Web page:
Repainting a room? Be inventive with a geometric paint pattern that's bolder than wallpaper
Instead of installing wallpaper, a few years ago San Francisco artist Tim Balon painted a pattern in his hallway. Soon, friends were asking him to decorate their walls too. Trained as an architect and deeply influenced by California design from the 1950s and ’60s, Tim aims for a balance between simplicity and chaos.
“I thought of the Eameses,” Tim says, “and how everything they did was modu- lar. The idea of creating a simple form and then making variations on that theme appeals to me.”
If it appeals to you too, take these tips from Tim. First, measure and draw a grid on your wall, then cut pieces of the template from a piece of chipboard. Use those pieces as guides when drawing the pattern on the wall.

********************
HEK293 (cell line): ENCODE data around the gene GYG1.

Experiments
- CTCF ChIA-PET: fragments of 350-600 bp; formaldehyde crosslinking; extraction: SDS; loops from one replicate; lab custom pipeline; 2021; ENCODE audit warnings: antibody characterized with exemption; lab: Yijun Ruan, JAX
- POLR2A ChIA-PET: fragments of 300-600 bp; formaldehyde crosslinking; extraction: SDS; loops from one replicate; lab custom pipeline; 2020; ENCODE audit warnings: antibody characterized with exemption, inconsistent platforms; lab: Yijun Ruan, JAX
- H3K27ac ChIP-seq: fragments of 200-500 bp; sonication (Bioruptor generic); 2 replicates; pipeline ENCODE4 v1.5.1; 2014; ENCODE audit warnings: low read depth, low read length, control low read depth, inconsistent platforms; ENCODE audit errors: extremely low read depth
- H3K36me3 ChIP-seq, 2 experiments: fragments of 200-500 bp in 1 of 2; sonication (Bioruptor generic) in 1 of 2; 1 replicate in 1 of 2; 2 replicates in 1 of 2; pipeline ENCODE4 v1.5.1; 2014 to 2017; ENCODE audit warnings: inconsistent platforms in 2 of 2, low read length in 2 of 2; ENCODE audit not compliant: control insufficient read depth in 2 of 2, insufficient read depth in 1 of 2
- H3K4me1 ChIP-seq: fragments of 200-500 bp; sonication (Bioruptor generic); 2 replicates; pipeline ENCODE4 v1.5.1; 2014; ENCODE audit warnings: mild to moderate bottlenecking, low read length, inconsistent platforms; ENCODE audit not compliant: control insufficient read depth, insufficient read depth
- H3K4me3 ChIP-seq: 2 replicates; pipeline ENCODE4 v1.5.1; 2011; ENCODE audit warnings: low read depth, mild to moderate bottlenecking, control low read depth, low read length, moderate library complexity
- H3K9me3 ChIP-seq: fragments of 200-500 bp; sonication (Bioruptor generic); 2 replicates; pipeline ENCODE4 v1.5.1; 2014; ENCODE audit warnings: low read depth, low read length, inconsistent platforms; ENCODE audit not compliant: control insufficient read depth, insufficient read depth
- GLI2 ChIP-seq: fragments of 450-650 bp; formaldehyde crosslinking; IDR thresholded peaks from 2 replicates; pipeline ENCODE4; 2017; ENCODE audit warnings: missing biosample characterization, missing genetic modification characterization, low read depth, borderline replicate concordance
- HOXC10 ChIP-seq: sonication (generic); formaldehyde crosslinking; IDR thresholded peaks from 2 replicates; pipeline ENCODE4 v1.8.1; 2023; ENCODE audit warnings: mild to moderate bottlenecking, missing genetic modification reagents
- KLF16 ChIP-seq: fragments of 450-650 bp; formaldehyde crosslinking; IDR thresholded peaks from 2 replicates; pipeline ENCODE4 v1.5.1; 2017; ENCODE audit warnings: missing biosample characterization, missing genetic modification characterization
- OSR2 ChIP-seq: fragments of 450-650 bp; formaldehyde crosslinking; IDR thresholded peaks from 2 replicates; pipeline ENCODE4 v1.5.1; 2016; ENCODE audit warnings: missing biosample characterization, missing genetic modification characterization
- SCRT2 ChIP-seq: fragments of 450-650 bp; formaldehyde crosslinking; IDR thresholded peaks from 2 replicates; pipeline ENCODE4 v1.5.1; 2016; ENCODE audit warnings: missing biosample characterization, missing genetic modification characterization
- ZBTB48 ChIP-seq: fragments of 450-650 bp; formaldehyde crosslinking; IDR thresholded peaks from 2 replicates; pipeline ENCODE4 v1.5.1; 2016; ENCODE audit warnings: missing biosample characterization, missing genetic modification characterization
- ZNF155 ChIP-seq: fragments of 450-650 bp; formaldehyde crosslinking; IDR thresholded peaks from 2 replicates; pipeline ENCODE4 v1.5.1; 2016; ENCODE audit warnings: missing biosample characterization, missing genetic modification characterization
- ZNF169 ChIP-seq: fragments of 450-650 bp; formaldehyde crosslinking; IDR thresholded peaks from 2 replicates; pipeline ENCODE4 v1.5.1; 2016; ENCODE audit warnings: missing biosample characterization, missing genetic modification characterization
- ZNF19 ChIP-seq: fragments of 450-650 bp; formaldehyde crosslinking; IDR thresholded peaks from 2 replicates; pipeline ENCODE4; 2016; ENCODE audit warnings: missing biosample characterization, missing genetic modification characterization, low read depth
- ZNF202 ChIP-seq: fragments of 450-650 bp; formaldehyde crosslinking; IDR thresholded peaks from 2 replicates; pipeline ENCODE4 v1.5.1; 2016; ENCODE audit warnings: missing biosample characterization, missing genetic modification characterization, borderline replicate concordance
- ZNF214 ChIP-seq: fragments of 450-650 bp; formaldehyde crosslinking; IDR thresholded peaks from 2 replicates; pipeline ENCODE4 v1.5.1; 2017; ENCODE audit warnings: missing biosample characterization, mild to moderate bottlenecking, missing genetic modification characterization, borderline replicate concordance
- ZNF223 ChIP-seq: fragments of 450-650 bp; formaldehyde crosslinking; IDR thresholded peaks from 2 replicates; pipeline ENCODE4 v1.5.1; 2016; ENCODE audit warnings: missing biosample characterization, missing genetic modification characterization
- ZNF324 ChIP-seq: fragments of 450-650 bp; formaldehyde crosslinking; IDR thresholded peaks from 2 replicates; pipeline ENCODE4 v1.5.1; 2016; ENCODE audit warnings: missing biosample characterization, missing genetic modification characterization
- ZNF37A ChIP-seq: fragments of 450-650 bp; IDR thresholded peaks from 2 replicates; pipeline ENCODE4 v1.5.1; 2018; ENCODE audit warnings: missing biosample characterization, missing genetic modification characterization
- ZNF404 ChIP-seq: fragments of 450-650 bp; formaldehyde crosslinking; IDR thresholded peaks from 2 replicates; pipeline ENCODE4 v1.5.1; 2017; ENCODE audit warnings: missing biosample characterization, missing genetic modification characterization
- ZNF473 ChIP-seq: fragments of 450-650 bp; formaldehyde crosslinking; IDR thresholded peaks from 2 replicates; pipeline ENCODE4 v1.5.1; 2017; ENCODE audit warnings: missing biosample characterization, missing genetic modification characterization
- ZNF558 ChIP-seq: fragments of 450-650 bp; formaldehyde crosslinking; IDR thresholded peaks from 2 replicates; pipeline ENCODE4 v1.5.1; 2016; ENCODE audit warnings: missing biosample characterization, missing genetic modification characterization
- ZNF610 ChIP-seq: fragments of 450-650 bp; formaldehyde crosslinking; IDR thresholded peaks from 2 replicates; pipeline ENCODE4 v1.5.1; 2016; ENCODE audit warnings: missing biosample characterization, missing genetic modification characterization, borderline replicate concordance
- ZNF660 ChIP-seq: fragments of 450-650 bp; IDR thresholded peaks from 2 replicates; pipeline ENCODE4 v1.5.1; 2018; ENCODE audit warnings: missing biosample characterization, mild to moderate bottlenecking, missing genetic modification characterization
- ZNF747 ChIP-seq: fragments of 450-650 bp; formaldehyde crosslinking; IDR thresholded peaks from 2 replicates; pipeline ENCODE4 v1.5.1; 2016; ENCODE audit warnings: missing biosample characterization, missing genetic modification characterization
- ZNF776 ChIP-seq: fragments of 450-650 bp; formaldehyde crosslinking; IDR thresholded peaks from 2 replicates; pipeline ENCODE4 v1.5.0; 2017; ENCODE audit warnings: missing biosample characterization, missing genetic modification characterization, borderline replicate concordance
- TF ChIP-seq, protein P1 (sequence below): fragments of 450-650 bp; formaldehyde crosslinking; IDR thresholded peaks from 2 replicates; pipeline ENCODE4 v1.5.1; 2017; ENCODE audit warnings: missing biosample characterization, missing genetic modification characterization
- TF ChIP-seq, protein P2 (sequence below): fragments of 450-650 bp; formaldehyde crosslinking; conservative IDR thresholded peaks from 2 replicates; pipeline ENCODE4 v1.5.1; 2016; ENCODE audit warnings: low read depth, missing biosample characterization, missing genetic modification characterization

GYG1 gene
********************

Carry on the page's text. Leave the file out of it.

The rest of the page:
Start painting with the color that will cover the largest area (in the Cool pattern shown on the opposite page, for instance, Tim started with Ocean Air).
Tim’s favorite brand of painter’s tape is FrogTape. When the paint hits it, he says, it binds to the wall, ensuring a cleaner line. Just be sure to remove the tape before the paint dries completely.
Patterns to try:
1. Cool. Muted colors in the same family make the pattern’s geometry the star.
2. Warm. Subtle and sophisticated, these colors mimic a desert sky at sunset.
3. Metallic. Get a reflective surface without the disco-ball effect. Renters, take note: Works well on white walls.
4. Vibrant. For the bold—and the patient! Fantastic on a floor or in a small bathroom.
Download the template and get started!
Design: Tim Balon, San Francisco ()